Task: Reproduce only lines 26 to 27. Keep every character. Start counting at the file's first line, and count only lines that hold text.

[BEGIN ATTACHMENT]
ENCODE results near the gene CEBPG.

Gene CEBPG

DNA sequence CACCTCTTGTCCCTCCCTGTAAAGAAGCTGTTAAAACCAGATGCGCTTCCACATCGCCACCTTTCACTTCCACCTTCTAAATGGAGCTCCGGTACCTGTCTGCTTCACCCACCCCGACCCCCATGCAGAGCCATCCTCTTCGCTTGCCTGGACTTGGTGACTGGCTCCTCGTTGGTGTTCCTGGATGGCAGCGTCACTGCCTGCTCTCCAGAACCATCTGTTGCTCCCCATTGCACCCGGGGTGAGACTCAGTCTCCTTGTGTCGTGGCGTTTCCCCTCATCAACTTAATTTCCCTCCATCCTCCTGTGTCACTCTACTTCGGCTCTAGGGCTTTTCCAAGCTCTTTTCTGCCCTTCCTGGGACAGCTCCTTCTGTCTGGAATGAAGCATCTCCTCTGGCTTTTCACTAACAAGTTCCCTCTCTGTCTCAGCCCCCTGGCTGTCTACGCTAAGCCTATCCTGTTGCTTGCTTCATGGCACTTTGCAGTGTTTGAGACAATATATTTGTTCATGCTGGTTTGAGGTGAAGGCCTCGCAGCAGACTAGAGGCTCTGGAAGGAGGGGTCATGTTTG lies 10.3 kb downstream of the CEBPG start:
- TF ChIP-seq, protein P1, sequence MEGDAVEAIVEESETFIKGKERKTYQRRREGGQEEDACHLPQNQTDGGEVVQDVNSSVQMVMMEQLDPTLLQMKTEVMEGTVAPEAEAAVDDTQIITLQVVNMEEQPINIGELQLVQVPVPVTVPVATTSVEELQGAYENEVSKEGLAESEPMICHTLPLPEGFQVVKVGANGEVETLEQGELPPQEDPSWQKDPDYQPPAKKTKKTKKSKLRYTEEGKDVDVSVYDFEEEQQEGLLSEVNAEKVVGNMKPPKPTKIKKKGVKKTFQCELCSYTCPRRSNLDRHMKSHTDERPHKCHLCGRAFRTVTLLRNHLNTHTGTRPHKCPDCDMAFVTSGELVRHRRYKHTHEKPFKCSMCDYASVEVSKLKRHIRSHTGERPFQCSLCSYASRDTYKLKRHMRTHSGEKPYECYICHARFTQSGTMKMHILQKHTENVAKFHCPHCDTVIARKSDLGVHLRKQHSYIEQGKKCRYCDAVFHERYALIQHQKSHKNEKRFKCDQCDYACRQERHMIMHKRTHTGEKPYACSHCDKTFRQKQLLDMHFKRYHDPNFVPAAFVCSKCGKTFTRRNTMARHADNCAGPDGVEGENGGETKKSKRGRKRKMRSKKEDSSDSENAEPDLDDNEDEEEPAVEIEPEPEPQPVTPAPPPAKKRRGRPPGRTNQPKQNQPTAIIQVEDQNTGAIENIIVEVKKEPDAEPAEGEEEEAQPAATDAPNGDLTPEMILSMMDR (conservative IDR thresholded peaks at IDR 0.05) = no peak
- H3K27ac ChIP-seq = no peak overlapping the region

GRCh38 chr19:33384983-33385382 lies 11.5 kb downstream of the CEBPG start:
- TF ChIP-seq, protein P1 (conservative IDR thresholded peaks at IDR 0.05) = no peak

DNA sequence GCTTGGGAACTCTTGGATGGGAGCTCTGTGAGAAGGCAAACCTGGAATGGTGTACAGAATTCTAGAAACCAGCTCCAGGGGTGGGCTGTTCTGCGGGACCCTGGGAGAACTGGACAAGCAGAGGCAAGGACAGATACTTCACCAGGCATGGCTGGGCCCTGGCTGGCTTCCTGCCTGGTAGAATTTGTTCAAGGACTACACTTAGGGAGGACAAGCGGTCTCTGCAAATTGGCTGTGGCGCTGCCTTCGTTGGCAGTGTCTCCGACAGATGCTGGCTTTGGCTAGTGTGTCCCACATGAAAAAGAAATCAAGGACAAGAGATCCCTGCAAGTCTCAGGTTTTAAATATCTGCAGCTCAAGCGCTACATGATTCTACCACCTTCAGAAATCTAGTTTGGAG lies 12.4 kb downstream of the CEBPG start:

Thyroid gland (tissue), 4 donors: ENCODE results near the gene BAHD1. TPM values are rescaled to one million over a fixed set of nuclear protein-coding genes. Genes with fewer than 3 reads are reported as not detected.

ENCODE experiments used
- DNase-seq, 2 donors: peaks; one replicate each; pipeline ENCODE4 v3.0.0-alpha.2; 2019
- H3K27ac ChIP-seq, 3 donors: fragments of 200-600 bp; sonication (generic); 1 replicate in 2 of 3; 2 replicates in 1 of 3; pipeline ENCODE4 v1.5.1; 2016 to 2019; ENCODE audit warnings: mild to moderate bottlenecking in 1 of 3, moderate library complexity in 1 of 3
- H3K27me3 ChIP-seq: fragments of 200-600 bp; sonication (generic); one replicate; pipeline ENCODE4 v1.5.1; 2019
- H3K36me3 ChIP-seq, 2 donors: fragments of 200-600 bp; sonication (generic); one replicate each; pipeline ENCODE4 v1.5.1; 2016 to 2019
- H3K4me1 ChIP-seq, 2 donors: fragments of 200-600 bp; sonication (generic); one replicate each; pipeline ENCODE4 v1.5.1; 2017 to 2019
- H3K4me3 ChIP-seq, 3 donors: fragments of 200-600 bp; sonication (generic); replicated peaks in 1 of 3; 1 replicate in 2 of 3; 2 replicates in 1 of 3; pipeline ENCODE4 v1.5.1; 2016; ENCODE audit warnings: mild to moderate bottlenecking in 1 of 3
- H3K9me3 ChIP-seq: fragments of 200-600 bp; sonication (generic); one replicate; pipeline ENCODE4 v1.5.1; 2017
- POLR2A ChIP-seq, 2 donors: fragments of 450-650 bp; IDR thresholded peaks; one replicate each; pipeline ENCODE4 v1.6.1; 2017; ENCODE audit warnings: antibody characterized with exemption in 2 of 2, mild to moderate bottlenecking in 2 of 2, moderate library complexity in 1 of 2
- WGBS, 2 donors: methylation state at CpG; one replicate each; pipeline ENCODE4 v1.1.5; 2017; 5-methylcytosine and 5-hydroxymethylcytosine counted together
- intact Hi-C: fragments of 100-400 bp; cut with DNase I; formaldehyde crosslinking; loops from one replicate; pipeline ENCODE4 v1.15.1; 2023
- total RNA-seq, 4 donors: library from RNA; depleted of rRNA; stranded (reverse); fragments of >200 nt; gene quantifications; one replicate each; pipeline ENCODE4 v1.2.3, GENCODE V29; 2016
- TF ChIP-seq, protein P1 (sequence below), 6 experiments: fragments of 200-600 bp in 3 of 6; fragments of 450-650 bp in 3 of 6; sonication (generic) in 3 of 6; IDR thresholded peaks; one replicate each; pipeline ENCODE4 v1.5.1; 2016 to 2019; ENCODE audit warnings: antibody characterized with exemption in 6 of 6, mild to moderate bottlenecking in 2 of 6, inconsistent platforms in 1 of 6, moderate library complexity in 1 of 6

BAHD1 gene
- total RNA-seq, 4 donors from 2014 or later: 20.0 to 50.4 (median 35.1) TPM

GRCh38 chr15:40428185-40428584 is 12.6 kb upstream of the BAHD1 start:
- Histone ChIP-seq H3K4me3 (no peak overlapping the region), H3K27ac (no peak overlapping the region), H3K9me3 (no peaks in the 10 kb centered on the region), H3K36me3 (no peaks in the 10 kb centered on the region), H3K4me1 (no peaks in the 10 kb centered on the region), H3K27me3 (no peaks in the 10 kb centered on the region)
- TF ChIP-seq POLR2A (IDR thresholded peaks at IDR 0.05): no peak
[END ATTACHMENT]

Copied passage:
- Histone ChIP-seq H3K4me3 (no peak overlapping the region), H3K27ac (no peak overlapping the region), H3K9me3 (no peaks in the 10 kb centered on the region), H3K36me3 (no peaks in the 10 kb centered on the region), H3K4me1 (no peaks in the 10 kb centered on the region), H3K27me3 (no peaks in the 10 kb centered on the region)
- TF ChIP-seq POLR2A (IDR thresholded peaks at IDR 0.05): no peak